There’s also feature films waiting in the wings, such as the latest from Mamoru Hosoda, as well as the return of a massive revival which seems primed to delve into uncharted territory.
Well, the early teaser pretty much confirms it; Hosoda is ready to assume the populist throne from Miyazaki with his latest movie effort, The Wolf Children Ame And Yuki, a lushly animated tale that takes place largely in the countryside, centering on a single-parent family with a pair of wolf-children. It’s really hard to say where it will be going, but there is definitely a Tonari No Totoro vibe going on here, which is interesting. Being almost completely bereft of technological imagery does give off a feeling of newness to Hosoda’s usual repertoire, so it can go either way quite easily.
And we don’t really have to spend too much time left speculating what Studio Khara has in store for Evangelion fans when the third Rebuild film, Evangelion 3.0: You Can (Not) Redo comes this Fall. And in lieu of very real disaster, it will be truly fascinating to see where this rendition of the mecha classic will go. Having pretty much obliterated the original story with the finale of 2.0, we(and the creators) will now be in completely virgin territory which can only remind one like me of the days between episodes of the original series, which seemed like a painful eternity. So, magnify that by a couple of years…I’ll wait..
Is the stunning, hint-laden bombshell that was shared over at ANNCast last week. It was dropped by anime simulcast translator & subtitler Sam Pinansky, who also shared quite a bit regarding the process of keeping up to speed with bringing anime to streaming screens. But what he could only talk around at the moment hints at a future of not only anime, but media in general that could very well take a large, positive leap for a more democratized media sphere.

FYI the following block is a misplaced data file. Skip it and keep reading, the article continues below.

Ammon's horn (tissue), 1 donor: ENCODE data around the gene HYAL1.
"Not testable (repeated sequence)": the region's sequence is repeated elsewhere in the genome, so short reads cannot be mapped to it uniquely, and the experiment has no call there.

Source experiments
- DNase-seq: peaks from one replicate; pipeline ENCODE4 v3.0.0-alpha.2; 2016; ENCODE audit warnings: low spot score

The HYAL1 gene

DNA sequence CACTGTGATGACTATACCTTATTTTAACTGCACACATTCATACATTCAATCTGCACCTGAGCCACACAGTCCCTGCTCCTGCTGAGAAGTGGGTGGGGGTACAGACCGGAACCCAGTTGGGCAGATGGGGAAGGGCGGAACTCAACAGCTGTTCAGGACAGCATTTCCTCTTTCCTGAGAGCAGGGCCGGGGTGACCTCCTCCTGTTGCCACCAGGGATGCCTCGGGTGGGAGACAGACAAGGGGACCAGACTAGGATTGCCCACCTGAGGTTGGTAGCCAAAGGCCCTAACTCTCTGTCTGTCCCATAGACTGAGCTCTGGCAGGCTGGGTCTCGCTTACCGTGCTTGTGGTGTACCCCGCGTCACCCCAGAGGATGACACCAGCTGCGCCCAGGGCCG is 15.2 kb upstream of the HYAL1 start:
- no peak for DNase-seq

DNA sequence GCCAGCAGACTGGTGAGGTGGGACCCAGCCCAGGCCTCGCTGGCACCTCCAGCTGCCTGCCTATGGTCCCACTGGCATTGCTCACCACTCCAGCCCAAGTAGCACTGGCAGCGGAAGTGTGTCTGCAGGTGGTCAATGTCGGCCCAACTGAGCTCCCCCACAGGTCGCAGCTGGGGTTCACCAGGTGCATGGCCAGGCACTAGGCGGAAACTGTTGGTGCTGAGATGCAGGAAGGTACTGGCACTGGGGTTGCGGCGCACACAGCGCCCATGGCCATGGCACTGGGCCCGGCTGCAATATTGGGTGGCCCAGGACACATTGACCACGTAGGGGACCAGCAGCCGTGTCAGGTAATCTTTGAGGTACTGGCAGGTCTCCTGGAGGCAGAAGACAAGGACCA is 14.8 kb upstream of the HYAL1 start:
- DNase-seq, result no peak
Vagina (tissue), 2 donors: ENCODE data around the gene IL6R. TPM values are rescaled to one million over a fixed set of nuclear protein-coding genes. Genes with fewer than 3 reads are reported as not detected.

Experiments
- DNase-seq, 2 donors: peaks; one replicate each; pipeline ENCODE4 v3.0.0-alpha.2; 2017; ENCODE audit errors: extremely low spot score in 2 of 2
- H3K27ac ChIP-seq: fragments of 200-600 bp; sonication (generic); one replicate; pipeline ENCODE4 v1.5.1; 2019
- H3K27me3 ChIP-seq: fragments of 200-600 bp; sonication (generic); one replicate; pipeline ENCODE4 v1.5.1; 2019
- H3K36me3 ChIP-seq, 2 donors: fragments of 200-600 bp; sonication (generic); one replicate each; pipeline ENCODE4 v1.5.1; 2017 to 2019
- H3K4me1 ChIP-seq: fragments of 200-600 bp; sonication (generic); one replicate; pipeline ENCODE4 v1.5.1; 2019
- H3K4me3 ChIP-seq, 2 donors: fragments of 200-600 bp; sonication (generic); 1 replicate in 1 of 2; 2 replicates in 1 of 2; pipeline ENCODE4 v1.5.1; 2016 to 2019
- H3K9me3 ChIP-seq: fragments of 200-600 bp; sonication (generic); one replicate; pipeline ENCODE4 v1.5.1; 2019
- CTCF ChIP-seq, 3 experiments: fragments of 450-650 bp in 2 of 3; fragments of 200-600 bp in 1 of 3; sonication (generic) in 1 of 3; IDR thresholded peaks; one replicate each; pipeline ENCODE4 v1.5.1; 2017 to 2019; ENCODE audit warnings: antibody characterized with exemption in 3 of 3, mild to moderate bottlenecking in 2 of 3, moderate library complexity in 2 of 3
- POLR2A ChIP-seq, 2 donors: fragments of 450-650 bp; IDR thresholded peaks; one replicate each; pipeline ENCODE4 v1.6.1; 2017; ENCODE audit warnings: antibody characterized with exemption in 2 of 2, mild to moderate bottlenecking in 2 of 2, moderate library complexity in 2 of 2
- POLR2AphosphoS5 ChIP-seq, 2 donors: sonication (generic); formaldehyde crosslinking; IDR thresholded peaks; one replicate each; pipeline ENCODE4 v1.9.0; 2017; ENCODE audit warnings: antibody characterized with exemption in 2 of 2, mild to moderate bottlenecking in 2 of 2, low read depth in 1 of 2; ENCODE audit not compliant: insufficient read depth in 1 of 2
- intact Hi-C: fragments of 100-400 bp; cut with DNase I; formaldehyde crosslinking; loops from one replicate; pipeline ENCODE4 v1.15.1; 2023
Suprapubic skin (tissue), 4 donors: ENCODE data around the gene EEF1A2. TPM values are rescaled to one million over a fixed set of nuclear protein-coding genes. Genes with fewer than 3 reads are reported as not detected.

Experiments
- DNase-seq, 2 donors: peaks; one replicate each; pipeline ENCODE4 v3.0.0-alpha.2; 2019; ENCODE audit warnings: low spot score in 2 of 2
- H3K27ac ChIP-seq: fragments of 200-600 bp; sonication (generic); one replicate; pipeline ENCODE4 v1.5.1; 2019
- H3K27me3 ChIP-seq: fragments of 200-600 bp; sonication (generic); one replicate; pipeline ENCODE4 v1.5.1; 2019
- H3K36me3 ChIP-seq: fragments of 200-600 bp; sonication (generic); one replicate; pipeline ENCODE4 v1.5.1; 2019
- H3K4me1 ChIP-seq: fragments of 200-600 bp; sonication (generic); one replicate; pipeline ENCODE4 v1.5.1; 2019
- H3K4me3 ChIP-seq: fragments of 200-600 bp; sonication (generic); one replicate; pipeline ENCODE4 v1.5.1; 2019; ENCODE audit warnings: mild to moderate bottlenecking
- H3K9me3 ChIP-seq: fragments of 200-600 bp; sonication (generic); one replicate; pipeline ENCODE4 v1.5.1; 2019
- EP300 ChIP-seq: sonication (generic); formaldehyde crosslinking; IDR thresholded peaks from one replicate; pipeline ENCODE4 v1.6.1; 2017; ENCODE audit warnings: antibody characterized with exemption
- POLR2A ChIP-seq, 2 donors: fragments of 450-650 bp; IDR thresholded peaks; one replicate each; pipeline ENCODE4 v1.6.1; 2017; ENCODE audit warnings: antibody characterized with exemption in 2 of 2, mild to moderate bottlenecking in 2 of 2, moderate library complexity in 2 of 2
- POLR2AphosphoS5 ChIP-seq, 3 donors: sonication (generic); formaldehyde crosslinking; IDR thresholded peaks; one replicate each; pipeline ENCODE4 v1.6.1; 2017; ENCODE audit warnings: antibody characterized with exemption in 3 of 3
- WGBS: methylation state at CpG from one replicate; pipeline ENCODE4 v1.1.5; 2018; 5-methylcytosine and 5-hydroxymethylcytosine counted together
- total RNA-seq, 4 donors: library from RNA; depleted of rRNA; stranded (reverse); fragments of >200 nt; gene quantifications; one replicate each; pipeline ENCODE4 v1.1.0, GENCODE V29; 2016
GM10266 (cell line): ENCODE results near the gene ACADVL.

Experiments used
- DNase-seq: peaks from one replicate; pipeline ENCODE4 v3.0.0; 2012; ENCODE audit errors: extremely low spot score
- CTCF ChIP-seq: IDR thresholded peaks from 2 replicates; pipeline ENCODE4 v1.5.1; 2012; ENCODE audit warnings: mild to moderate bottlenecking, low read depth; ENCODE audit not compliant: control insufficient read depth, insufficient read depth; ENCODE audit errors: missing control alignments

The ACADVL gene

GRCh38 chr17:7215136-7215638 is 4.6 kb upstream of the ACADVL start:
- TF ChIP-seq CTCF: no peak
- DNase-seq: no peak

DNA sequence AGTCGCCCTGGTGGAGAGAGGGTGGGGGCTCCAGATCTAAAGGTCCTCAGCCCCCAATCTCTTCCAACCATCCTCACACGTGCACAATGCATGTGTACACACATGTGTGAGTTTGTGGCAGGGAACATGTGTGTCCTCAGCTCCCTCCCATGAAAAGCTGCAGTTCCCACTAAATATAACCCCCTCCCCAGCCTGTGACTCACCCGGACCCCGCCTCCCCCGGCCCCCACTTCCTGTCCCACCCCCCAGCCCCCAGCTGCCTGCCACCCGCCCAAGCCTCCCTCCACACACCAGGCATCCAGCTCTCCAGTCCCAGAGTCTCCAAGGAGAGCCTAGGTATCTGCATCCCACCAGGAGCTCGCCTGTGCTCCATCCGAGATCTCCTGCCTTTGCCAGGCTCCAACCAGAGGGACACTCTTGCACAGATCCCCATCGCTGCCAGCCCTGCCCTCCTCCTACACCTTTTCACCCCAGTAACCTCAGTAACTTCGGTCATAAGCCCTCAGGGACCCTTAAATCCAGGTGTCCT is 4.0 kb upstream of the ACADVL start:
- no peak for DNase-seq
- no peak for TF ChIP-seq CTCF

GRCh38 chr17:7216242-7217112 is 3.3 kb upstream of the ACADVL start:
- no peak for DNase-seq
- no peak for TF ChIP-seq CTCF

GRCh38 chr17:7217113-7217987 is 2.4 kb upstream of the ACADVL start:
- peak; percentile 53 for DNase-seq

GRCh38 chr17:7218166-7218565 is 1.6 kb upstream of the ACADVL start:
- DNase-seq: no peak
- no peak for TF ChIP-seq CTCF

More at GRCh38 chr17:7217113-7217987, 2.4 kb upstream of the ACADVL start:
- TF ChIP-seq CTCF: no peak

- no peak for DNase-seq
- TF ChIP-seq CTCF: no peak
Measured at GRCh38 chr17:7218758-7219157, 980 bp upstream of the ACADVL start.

For the whole thing, click me!
For those looking for the jist? (Skip to 31:00 minute mark!)
Mr. Pinansky is hard at work preparing for an ambitious undertaking that is happening via Yomiuri and several other media entities. This group of companies are looking to take a giant step forward by creating a one-stop streaming/Kickstarter business for not only recent, but classic anime, as well as television shows and movies! Pretty much open to redefining what we know as the classic distribution model, fans from all over will be allowed to put their money where their mouths are, even going so far as to allowing more independent artists and personalities to be supported for potential projects. And as mentioned at the beginning, a streaming home for many an older series that had yet to ever see the light of day in subtitled form. A hybrid site akin to Youtube and Kickstarter sounds like an idea too ambitious to be true, but it seems ready to roll out come late summer/early fall.
Think of it: all content, all directly supported, and zero middle-entity. This is the kind of thing that many have long feared that the Japanese networks and studios were completely unwilling to venture into, and it suddenly seems near time when the other shoe finally up and drops. If this risky gamble works, it could help rewrite the media market narrative, and that is simply thrilling.
So that’s what I’m most eager for this year thus far. How about you? Anything on the path in the anime/manga worlds that has you owned for the year?
And here’s our last interview at the AX 2010 press junket–Toshihiro Kawamoto, character designer of Cowboy Bebop and director of Studio Bones! We ask him about how he got started as a character designer and what Bones’ style is (if it has one). Check it out!
From ANN –
Posters on the 2ch message boards have noted a mixi social community site’s diary entry that reported the passing of Hiroshi Ōsaka, the co-founder of the BONES animation studio and animation director of several works including The Vision of Escaflowne, Cowboy Bebop, and Fullmetal Alchemist: The Movie – Conqueror of Shamballa. Animation director Kazuaki Moori (Pokémon, The Daichis – Earth Defence Family) confirmed on his official website’s diary that his colleague Ōsaka passed away on the morning of September 24.
Ray’s take: actually I don’t know if he’s an anime great, but at least he’s in Otaku heaven. One can find his presence when he travels to Gaia, I guess. Someone get Ed to revive him! One thing I notice is that a lot of creative artists in the anime industry die young. Damn…